Mystery Place: Delavan home stands the test of time
The former home of George Passage is located at 112 Main St. in Delavan. In “Delavan's Historic Residential Architecture,” author Frank Landi describes the house as being in the Italianate style. It was one of the first brick houses built in Delavan. The brick came from the Delavan Brick Co. If you drive or walk past this house, notice the balustrade observation deck on the roof.
Passage was born Feb. 5, 1817, in Schenectady County, New York. He came to Delavan in June 1842, where he was in the dry good and general merchandise business, according to Albert Beckwith's “History of Walworth County.” At one time he built a brick store along with Aaron Hardin Taggart, stocking it with general goods. He also was mentioned as a partner with James Aram, Leonard E. Downie and Col. Jacob T. Foster in the local lumber company.
According to the 1882 “History of Walworth County,” Passage was interested in bringing the railroad to Delavan.
He invested about $8,000 in this venture — no small sum in those days.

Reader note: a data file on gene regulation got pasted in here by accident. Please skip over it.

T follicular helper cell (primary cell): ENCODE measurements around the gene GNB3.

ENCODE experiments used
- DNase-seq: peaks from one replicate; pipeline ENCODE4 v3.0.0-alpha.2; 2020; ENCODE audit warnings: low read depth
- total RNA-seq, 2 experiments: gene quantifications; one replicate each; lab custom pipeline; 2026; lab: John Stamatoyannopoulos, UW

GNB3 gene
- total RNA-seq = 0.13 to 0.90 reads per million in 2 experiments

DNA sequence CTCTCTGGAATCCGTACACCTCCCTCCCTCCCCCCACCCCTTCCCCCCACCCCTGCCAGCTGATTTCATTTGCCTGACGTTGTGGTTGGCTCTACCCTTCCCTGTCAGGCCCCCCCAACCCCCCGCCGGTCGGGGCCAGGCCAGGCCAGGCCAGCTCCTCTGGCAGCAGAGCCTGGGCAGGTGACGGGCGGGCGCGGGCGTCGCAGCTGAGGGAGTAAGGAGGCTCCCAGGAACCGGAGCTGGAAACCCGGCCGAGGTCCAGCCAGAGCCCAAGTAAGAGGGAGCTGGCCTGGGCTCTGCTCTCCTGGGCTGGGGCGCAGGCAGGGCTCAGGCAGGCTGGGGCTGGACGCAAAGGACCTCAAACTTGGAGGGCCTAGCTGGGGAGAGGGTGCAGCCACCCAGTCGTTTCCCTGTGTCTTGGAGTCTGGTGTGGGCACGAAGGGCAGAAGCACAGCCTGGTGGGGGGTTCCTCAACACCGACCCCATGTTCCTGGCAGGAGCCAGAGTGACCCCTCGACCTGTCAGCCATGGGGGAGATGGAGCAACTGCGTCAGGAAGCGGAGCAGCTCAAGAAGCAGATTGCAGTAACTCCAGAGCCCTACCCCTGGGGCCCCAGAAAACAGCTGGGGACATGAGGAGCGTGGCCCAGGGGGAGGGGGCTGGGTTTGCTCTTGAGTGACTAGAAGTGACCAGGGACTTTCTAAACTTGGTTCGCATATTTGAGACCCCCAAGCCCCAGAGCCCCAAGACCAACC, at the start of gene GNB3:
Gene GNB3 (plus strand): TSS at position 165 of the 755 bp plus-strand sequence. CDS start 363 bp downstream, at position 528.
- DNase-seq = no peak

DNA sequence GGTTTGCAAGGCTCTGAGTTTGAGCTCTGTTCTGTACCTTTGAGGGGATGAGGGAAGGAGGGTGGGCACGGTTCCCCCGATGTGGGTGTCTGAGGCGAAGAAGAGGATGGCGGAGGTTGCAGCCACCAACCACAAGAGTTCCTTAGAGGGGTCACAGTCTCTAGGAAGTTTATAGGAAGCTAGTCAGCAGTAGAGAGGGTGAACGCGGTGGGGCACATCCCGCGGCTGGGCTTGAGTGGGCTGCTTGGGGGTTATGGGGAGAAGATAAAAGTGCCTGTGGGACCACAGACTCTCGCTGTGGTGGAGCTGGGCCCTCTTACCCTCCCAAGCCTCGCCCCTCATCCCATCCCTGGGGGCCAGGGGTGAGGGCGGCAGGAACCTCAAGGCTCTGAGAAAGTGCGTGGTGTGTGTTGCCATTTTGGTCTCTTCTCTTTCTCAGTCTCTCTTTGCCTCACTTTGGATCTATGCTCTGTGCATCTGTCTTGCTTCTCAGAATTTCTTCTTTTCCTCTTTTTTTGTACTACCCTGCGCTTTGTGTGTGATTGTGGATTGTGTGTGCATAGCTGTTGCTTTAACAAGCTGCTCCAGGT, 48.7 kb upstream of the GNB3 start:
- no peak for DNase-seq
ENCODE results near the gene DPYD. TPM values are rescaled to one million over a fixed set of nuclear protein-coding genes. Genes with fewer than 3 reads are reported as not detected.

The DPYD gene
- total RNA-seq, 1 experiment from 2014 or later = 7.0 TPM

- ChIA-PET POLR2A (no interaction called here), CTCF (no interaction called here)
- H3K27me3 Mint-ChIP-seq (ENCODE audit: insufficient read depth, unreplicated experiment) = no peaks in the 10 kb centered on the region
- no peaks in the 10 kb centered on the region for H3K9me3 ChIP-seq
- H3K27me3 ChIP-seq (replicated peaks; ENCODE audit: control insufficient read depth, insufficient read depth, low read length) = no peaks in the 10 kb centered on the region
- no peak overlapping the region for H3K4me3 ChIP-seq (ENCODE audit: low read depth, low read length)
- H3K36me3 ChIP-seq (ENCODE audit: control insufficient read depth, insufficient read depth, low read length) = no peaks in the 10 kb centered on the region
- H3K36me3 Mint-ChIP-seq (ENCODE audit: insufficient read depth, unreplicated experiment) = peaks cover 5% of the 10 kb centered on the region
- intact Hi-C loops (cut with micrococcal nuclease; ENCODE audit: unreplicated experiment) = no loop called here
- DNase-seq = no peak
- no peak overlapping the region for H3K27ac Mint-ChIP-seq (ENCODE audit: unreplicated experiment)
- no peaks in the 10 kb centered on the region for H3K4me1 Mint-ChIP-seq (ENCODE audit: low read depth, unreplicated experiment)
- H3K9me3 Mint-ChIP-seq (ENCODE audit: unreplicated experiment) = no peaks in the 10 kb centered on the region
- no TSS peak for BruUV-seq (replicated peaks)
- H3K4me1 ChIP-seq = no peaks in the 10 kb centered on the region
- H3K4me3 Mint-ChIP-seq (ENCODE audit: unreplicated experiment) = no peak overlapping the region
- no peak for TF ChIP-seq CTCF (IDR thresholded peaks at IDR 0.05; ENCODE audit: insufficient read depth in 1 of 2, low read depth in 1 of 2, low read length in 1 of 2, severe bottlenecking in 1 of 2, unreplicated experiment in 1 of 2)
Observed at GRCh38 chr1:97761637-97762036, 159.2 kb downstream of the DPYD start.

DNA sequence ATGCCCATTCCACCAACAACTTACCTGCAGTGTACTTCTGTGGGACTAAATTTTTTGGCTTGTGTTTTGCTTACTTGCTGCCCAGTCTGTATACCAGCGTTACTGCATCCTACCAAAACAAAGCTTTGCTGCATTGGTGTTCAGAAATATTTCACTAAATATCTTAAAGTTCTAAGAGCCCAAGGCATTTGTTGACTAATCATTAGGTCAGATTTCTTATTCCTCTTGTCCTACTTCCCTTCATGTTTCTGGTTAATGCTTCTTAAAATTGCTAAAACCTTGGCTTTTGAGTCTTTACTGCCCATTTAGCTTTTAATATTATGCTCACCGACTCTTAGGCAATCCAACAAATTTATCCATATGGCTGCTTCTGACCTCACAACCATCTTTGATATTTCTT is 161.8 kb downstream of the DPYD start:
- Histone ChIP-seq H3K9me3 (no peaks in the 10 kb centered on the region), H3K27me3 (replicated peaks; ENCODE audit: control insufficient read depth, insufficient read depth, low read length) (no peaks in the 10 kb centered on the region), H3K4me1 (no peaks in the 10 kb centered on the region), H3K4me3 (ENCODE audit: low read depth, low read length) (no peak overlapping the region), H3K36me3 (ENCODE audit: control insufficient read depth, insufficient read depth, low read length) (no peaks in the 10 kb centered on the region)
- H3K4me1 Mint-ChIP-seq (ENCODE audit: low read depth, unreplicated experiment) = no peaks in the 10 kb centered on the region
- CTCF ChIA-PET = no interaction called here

He then invested money in two livery stables in the Pennsylvania oil region. Both burned and he had a loss of about $7,000. He then returned to Delavan.
Passage and his first wife, Altie Davinson, had six children: Eva, Georgiana, Emma J., Rove V., Frank and Ella. The latter married Page Buckley and was the only one to remain in Delavan.
Altie died in December 1866. George remarried in November 1867 to Ann Vanderpool. They had only one son, William.
Passage served as an associate town supervisor in 1844 and 1846 and served several times on the village board of trustees. He owned 18 acres of land within the village, plus 25 village lots.
His son, William, was born Aug. 26, 1868, in Delavan. After he finished school, he worked for his father for two years. Then he worked at the Walworth County Democrat newspaper before moving to Iowa to work for a newspaper there. After a year, he came back to Delavan and spent four years at the Wisconsin School for the Deaf in the printing department.
Next, William moved to Marshfield and worked at their paper for about a year and a half before moving back to Delavan. Around 1897, he became a reporter for the Delavan Republican.
In 1903, William bought half interest in the Delavan Enterprise and two years later became sole owner and editor. He served as a city alderman.
George died on May 29, 1888. Beckwith stated that at his death, Passage had been in business the longest time of anyone in the county. His home now is a bed and breakfast.
Ginny Hall, a Delavan historian, is author of the “Walking around ...” and “Meandering ... ” books, which highlight the history of Walworth County communities.